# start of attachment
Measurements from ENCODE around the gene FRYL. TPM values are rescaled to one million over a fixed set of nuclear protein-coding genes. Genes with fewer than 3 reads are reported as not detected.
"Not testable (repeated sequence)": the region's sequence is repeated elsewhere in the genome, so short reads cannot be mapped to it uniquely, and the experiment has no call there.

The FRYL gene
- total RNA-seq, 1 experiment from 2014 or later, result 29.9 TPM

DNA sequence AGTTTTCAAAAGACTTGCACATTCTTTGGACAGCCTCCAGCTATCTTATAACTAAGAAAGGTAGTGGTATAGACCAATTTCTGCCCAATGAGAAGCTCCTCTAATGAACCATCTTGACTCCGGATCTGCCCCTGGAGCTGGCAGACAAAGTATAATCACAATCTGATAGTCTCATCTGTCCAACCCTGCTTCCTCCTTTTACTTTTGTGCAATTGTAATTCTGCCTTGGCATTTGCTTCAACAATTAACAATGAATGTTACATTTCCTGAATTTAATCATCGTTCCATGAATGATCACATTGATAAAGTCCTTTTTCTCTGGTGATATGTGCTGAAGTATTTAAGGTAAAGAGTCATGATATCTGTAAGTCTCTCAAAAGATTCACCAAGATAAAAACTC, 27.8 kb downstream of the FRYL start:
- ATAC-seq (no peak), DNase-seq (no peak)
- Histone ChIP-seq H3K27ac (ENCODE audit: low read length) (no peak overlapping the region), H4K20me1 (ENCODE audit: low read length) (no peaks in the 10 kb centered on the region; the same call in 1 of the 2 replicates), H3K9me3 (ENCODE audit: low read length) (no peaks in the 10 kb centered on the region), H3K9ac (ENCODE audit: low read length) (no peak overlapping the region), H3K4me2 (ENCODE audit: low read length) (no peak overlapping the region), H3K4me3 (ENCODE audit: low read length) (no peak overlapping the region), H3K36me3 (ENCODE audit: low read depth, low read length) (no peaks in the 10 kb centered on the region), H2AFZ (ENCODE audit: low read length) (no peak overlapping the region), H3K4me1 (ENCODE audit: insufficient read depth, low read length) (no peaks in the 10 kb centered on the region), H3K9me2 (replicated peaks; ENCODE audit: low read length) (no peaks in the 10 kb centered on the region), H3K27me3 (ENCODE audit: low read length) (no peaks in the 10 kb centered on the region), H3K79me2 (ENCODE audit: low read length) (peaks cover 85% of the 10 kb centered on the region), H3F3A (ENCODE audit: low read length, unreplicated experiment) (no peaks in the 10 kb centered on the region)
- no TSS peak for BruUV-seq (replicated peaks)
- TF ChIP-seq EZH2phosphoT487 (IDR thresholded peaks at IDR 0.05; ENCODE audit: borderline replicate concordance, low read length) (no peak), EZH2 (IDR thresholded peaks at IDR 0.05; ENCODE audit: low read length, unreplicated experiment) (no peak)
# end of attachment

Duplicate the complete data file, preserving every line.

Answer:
Measurements from ENCODE around the gene FRYL. TPM values are rescaled to one million over a fixed set of nuclear protein-coding genes. Genes with fewer than 3 reads are reported as not detected.
"Not testable (repeated sequence)": the region's sequence is repeated elsewhere in the genome, so short reads cannot be mapped to it uniquely, and the experiment has no call there.

The FRYL gene
- total RNA-seq, 1 experiment from 2014 or later, result 29.9 TPM

DNA sequence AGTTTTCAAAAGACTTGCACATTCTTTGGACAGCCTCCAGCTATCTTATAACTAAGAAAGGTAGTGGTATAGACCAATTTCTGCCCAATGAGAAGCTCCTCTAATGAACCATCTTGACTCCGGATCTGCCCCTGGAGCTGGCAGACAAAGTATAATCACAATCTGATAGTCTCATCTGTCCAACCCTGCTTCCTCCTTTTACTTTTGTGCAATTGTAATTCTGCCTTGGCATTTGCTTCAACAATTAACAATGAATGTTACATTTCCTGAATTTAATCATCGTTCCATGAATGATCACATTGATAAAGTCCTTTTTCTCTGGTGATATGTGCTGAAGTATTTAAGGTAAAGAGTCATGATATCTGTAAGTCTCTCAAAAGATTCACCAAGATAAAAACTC, 27.8 kb downstream of the FRYL start:
- ATAC-seq (no peak), DNase-seq (no peak)
- Histone ChIP-seq H3K27ac (ENCODE audit: low read length) (no peak overlapping the region), H4K20me1 (ENCODE audit: low read length) (no peaks in the 10 kb centered on the region; the same call in 1 of the 2 replicates), H3K9me3 (ENCODE audit: low read length) (no peaks in the 10 kb centered on the region), H3K9ac (ENCODE audit: low read length) (no peak overlapping the region), H3K4me2 (ENCODE audit: low read length) (no peak overlapping the region), H3K4me3 (ENCODE audit: low read length) (no peak overlapping the region), H3K36me3 (ENCODE audit: low read depth, low read length) (no peaks in the 10 kb centered on the region), H2AFZ (ENCODE audit: low read length) (no peak overlapping the region), H3K4me1 (ENCODE audit: insufficient read depth, low read length) (no peaks in the 10 kb centered on the region), H3K9me2 (replicated peaks; ENCODE audit: low read length) (no peaks in the 10 kb centered on the region), H3K27me3 (ENCODE audit: low read length) (no peaks in the 10 kb centered on the region), H3K79me2 (ENCODE audit: low read length) (peaks cover 85% of the 10 kb centered on the region), H3F3A (ENCODE audit: low read length, unreplicated experiment) (no peaks in the 10 kb centered on the region)
- no TSS peak for BruUV-seq (replicated peaks)
- TF ChIP-seq EZH2phosphoT487 (IDR thresholded peaks at IDR 0.05; ENCODE audit: borderline replicate concordance, low read length) (no peak), EZH2 (IDR thresholded peaks at IDR 0.05; ENCODE audit: low read length, unreplicated experiment) (no peak)